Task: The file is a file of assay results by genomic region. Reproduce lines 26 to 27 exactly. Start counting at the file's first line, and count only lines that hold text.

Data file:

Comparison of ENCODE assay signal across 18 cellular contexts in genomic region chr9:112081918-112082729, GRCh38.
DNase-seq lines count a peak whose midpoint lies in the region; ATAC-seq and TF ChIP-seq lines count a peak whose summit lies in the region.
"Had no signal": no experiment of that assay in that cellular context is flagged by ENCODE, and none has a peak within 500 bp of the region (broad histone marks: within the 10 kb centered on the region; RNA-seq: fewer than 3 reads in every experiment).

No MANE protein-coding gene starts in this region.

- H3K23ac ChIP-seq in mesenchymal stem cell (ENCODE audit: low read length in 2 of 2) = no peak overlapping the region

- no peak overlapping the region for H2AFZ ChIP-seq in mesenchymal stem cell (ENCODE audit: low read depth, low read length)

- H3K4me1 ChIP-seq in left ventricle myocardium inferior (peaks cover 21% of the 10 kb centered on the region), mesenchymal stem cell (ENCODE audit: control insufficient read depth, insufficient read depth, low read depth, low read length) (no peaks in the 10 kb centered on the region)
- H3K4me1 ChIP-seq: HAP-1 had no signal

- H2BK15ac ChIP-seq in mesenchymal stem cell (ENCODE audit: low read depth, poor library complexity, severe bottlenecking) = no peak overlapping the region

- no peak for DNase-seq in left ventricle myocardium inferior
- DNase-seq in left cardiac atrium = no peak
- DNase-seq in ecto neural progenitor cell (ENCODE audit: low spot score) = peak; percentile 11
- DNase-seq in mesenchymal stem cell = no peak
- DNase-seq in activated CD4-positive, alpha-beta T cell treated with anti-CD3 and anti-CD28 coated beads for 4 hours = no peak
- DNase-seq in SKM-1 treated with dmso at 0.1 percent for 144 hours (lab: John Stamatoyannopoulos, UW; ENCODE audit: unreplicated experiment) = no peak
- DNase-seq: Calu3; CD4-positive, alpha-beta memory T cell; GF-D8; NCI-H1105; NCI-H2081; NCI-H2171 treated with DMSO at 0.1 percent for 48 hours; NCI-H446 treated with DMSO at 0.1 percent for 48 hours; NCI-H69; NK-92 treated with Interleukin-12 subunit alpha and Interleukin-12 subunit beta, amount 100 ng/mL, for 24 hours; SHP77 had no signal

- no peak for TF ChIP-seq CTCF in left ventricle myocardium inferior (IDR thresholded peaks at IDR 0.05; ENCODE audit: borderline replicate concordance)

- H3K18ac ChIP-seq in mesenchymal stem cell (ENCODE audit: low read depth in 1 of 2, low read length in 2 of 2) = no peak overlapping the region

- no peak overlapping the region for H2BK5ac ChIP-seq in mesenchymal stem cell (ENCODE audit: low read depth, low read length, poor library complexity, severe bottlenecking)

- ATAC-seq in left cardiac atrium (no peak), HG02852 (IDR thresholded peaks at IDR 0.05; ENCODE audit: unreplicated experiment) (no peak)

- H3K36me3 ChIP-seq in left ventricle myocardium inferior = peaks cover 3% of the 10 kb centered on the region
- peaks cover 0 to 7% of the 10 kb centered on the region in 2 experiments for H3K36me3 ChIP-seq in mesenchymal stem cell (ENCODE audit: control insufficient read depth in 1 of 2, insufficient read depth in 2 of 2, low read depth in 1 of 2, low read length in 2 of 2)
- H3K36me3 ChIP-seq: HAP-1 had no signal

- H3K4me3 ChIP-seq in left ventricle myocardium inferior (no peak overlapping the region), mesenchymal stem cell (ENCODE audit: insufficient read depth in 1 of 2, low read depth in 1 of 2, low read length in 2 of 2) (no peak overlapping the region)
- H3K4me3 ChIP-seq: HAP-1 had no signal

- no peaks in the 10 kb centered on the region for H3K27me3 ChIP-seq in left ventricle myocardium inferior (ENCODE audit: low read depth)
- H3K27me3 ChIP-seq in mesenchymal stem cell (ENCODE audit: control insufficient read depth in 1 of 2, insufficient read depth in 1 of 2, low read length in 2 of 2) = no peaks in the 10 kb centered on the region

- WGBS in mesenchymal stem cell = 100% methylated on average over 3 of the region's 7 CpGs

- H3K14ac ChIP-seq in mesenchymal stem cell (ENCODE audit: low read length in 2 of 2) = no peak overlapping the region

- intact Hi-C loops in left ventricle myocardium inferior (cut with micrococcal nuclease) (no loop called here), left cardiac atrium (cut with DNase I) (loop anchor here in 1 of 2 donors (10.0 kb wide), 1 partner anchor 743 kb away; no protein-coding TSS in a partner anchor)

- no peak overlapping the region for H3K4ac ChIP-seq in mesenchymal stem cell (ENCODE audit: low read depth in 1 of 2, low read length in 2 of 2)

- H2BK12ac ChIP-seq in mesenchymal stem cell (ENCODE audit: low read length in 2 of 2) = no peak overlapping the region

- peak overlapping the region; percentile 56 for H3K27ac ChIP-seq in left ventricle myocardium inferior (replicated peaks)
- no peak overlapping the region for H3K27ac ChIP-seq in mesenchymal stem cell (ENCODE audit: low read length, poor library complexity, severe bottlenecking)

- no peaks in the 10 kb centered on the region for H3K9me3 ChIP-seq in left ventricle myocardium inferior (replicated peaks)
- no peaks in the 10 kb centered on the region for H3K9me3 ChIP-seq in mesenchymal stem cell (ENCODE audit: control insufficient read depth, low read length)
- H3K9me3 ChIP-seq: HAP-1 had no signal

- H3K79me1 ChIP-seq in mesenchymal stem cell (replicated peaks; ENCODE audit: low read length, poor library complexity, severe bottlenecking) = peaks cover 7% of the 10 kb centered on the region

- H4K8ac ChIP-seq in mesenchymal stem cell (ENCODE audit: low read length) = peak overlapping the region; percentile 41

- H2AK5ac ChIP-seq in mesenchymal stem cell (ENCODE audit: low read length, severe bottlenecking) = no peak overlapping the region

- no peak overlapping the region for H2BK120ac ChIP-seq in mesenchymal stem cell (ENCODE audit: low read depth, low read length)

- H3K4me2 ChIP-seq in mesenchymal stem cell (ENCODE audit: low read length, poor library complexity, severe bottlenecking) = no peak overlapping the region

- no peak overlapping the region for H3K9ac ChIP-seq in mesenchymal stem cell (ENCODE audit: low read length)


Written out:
- no peaks in the 10 kb centered on the region for H3K27me3 ChIP-seq in left ventricle myocardium inferior (ENCODE audit: low read depth)
- H3K27me3 ChIP-seq in mesenchymal stem cell (ENCODE audit: control insufficient read depth in 1 of 2, insufficient read depth in 1 of 2, low read length in 2 of 2) = no peaks in the 10 kb centered on the region